Objective: The mechanism of false negative urea breath tests (UBTs) results among proton pump inhibitor (PPI) users is unknown. We studied the time course of PPI-associated negative UBT, the relation to Helicobacter pylori density, and whether gastric acidification would prevent false negative UBT results.
Method: In the UBT experiment, H. pylori-infected volunteers received omeprazole 20 mg b.i.d. for 13.5 days. UBTs with citric acid were done before, after 6.5 days of PPI, and 1, 2, 4, 7, and 14 days after therapy. In the culture and histology experiment, after a wash-out of >5 months, nine of the original subjects were rechallenged with omeprazole for 6.5 days. Antral and corpus biopsies for histology and culture were done before and 1 day after PPI administration.
Results: Thirty subjects (mean age 42 yr) were enrolled. UBTs were significantly reduced on day 6.5 (p = 0.031); 10 subjects (33%) developed transient negative UBTs. The UBT recovered in all but one subject by the fourth day post-PPI and in all subjects by day 14. In the culture and histology experiment, upon PPI rechallenge, three of nine subjects (33%) had negative UBTs. H. pylori density, whether measured by culture or histology, decreased with PPI therapy; antral biopsies became histologically negative in five subjects and corpus biopsies in three subjects.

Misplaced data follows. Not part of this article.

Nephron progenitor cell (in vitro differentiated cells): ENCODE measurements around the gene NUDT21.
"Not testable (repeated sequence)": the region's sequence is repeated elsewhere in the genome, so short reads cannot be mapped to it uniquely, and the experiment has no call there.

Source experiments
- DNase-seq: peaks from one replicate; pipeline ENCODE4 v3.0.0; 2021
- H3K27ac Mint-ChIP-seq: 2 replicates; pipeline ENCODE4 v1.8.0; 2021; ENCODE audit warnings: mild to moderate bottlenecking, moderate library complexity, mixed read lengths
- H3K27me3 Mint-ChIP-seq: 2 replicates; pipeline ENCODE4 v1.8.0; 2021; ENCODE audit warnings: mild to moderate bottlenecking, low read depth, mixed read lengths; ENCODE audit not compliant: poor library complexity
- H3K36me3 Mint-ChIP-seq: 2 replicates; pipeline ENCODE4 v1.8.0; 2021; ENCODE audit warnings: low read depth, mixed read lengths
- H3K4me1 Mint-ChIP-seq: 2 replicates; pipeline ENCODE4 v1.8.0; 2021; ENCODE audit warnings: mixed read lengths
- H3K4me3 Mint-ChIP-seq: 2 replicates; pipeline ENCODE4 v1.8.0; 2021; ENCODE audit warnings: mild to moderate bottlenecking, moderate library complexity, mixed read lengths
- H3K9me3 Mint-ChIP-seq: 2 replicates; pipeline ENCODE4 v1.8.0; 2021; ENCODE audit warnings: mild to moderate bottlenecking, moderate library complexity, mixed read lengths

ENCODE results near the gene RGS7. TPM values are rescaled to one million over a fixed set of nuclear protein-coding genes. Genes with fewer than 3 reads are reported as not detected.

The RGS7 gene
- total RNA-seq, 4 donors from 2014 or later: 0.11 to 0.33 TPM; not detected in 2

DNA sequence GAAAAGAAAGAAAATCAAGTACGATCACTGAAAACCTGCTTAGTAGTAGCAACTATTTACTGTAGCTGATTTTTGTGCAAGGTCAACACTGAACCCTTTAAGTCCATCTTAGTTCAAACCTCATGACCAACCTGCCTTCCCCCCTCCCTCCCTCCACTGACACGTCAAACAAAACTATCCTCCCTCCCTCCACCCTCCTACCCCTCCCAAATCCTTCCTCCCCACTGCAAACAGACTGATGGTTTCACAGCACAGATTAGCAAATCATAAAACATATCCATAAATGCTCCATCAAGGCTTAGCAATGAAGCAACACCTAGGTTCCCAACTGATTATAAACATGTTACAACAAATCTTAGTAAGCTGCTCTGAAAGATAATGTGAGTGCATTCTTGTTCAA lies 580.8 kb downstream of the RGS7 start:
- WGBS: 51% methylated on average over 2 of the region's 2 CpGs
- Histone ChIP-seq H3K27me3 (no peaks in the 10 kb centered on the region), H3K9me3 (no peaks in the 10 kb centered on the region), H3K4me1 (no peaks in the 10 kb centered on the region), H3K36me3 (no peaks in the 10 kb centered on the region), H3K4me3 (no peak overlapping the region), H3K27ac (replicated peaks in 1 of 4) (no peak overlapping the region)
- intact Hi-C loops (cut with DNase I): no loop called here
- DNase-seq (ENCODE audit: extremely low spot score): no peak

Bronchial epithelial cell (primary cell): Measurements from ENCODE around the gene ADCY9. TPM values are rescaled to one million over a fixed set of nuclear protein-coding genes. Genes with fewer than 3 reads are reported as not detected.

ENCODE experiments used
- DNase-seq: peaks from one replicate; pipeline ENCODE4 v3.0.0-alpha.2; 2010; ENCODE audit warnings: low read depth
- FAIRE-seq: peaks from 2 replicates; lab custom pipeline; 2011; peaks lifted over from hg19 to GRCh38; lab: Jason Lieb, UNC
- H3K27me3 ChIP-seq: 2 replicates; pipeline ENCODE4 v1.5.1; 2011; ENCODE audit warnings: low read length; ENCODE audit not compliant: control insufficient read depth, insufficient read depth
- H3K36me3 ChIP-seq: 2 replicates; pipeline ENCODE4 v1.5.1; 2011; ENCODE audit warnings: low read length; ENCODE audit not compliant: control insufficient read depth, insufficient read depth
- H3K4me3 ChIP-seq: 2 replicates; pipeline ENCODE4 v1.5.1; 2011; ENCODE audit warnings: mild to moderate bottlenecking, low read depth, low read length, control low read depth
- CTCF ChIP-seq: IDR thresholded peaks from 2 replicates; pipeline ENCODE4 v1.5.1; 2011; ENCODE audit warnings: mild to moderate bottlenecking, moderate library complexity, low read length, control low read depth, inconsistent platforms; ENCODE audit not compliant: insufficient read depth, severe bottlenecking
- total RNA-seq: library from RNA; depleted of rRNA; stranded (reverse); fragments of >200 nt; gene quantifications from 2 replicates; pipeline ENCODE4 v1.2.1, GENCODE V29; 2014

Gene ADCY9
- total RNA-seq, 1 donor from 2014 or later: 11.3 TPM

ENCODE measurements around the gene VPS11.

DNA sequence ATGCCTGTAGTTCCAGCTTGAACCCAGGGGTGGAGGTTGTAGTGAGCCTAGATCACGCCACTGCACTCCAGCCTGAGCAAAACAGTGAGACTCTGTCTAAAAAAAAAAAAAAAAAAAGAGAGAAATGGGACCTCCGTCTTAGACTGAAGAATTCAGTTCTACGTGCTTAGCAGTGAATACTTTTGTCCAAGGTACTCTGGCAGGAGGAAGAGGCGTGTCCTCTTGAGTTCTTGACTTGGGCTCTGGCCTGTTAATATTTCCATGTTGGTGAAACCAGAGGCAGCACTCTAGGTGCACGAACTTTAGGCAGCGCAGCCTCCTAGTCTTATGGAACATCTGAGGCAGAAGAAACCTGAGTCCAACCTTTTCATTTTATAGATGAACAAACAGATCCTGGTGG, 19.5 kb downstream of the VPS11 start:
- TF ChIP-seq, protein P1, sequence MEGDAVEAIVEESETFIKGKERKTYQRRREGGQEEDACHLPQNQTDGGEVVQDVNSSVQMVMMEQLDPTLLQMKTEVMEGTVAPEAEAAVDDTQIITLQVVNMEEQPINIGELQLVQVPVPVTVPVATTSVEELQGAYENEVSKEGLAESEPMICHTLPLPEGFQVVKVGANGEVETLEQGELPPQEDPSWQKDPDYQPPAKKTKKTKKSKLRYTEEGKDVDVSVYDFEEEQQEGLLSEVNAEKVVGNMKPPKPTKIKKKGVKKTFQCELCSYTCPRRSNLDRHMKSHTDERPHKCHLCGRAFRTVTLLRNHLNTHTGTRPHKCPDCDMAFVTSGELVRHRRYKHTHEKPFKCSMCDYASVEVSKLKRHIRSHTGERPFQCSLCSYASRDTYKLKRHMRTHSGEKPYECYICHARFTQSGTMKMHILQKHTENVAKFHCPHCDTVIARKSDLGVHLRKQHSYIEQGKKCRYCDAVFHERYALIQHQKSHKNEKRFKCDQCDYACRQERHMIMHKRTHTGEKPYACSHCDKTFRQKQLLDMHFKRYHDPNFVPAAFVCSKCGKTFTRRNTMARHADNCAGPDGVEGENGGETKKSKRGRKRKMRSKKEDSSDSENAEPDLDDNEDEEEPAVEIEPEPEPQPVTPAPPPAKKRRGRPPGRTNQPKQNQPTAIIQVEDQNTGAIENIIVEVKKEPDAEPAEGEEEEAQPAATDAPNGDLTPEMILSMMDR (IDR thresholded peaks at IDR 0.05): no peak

Conclusion: PPI-induced negative UBT results were related to the anti-H. pylori effect of the PPI. Acidification of the stomach did not prevent false negative UBT results. Three days is likely the minimum delay from stopping PPI until one should perform a test for active infection. A delay of 14 days is preferred.